Stanley C. Ahalt is director of the Renaissance Computing Institute (RENCI), professor of computer science at the University of North Carolina at Chapel Hill, and the head of the Biomedical Informatics Core for the North Carolina Translational and Clinical Sciences Institute (NC TraCS). He is principal investigator for the Water Science Software Institute project, which seeks to build a cyberinfrastructure for managing, sharing and using water science data. As director of RENCI, he was instrumental in launching two major data science initiatives: The National Consortium for Data Science (NCDS), a public-private partnership to address big data challenges and opportunities in research and business; and iRODS, an effort to develop a branch of the popular integrated Rule-Oriented Data System as enterprise-quality software, complete with rigorous testing and a robust, feature-rich code base.
Dr. Ahalt serves as a member of the executive board of the iRODS Consortium, an international group focused on long-term sustainability of the iRODS data management platform. He is also a co-PI with the DataNet Federation Consortium, a National Science Foundation project to prototype an integrated platform for sharing, using and managing data across distances and scientific fields. Other leadership roles include past chair of the Coalition for Academic Scientific Computing, former co-chair of the Ohio Broadband Council, extramural member of the National Cancer Institute’s Advanced Biomedical Computing Center’s Oversight Committee, and member of the Council on Competitiveness High Performance Computing Advisory Committee. He has authored or co-authored more than 120 technical papers and been principal investigator or co-principal investigator on research grants totaling more than $17 million. His recent research publications have focused on decoupling data through encryption.
Before coming to RENCI in 2009, Dr. Ahalt was executive director of the Ohio Supercomputer Center (OSC) from 2003 – 2009 and a professor in the Department of Electrical and Computer Engineering at The Ohio State University for 22 years. Ahalt launched several model programs at OSC, including Blue Collar Computing, a national program to bring high performance computing to a wide spectrum of industries and applications, and OSCnet, a leading high-speed research network for K-12 schools, higher education and economic development. He holds a Ph.D. in electrical and computer engineering from Clemson University and master’s and bachelor’s degrees in electrical engineering from Virginia Polytechnic Institute and State University.
- Education, Appointments and Honors
- Invited Presentations
- Professional Appointments and Services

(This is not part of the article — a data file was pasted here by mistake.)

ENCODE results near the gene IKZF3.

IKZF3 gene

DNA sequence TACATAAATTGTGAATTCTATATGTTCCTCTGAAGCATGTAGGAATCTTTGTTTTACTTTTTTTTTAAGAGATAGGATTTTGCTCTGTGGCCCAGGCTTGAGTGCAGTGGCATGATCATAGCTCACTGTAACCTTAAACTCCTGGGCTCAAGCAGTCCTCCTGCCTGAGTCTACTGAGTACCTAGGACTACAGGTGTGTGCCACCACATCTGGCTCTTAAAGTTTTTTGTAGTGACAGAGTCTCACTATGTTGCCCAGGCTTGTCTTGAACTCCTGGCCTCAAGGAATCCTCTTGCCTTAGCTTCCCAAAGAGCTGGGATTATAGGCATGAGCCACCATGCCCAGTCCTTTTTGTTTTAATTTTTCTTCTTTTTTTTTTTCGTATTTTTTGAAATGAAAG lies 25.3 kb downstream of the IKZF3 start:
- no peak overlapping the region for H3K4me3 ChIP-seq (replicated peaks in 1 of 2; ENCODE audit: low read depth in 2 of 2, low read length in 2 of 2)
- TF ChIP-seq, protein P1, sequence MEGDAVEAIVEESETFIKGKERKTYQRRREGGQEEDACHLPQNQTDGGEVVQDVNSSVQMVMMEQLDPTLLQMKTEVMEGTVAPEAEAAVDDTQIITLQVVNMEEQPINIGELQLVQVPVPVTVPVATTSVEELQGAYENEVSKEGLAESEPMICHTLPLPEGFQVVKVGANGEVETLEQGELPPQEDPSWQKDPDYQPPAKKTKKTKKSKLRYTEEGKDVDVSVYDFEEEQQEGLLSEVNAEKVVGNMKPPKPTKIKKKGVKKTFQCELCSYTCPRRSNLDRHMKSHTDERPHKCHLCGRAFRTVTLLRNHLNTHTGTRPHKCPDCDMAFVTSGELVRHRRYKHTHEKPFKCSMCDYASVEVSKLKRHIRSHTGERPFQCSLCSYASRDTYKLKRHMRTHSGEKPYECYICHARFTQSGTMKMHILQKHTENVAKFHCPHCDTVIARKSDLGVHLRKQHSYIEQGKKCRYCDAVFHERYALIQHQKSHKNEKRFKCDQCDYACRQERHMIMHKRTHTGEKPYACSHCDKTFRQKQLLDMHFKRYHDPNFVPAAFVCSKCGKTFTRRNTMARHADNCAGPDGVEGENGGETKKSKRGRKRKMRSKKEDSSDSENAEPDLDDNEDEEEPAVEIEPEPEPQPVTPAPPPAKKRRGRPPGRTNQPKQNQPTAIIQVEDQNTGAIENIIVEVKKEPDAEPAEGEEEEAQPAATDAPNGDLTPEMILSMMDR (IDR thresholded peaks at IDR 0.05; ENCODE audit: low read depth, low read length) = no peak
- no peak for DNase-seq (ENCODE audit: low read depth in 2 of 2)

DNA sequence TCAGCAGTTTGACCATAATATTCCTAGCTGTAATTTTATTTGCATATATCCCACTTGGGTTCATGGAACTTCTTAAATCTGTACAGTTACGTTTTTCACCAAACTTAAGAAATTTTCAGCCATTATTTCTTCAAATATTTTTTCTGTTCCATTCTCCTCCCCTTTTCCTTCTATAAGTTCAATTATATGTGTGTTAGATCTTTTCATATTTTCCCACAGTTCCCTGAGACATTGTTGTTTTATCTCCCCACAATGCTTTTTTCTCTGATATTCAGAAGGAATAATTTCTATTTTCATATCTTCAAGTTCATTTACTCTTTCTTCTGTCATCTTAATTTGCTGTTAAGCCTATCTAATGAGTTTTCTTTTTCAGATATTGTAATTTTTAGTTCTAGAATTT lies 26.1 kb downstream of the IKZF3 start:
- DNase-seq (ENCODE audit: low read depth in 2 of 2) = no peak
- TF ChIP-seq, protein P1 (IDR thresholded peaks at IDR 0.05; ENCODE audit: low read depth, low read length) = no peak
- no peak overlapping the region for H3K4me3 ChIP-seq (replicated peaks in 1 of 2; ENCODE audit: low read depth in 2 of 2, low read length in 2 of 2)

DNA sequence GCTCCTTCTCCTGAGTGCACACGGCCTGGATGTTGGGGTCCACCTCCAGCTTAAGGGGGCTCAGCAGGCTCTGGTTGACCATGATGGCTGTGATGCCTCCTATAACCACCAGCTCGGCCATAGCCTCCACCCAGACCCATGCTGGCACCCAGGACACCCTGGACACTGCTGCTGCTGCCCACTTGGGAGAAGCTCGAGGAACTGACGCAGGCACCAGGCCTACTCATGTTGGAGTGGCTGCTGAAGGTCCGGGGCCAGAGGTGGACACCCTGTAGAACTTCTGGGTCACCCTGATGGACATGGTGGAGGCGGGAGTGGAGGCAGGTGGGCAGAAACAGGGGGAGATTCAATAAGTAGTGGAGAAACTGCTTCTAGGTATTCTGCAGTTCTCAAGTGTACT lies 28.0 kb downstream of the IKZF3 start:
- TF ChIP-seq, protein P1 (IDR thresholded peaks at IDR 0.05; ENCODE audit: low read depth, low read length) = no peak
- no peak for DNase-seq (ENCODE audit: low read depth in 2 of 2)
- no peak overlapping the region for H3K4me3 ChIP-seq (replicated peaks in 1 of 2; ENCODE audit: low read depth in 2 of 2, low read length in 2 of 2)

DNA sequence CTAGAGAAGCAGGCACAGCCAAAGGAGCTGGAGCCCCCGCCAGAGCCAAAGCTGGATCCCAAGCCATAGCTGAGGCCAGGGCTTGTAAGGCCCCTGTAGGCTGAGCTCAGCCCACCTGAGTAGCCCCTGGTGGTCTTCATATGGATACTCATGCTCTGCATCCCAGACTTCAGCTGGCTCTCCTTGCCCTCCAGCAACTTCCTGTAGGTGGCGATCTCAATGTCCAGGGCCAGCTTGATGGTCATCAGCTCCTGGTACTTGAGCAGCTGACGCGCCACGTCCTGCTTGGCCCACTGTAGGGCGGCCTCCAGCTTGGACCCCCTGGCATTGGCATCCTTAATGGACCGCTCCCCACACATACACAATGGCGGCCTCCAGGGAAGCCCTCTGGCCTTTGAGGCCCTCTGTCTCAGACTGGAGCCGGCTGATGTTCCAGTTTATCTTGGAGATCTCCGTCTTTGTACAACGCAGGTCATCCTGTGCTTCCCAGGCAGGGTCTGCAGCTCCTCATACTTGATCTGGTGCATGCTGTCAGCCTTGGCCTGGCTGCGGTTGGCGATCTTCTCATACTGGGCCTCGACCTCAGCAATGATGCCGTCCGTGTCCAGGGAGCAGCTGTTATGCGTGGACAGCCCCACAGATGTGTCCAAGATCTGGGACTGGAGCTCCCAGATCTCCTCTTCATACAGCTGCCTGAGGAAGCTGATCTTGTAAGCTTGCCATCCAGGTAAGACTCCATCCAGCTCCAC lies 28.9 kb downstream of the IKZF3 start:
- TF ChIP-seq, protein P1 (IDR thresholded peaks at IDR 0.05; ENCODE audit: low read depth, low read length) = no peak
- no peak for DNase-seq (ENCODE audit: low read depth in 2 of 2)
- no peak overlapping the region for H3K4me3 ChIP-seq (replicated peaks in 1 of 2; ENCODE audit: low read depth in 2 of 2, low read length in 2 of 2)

- Population Informatics Research Group / The Social Genome Project
Ashok Krishnamurthy is the Deputy Director of the Renaissance Computing Institute (RENCI), and a Research Professor of Computer Science at the University of North Carolina, Chapel Hill. He is also the Director for the Biomedical Informatics Service at NC TraCS. Krishnamurthy has many years of experience with informatics and data science including data science cyber-infrastructure, medical image analysis, time series data analysis, machine learning and high performance computing. He has over 15 years’ experience as both a researcher and an administrator in advancing cutting-edge research in interdisciplinary teams. Krishnamurthy collaborates with researchers in informatics, biomedical and health research, and social sciences to develop projects and programs that leverage the power of data science and scalable computing to solve challenging problems that advance the state-of-the-art. He advises undergraduate, and graduate students, and mentors post-doctoral scholars and junior investigators. He is also involved in managing and enhancing research partnerships with faculty at UNC Chapel Hill, Duke University and North Carolina State University, and building relationships between RENCI and Triangle area businesses. Ashok’s research over the years has been funded by NSF, NIH, DoD, DARPA and DOE.
Prior to joining RENCI and UNC in 2013, Krishnamurthy was for many years at the Ohio Supercomputer Center and a faculty member at The Ohio State University. While at OSC, Krishnamurthy played a crucial role in establishing OSC’s successful industrial outreach initiative called Blue Collar Computing. He also helped develop and deploy cyberinfrastructure that allows researchers to easily access and use computing and storage resources at OSC.
Krishnamurthy holds PhD and master’s degrees in electrical and computer engineering from the University of Florida and a bachelor’s degree in electrical engineering from the Indian Institute of Technology.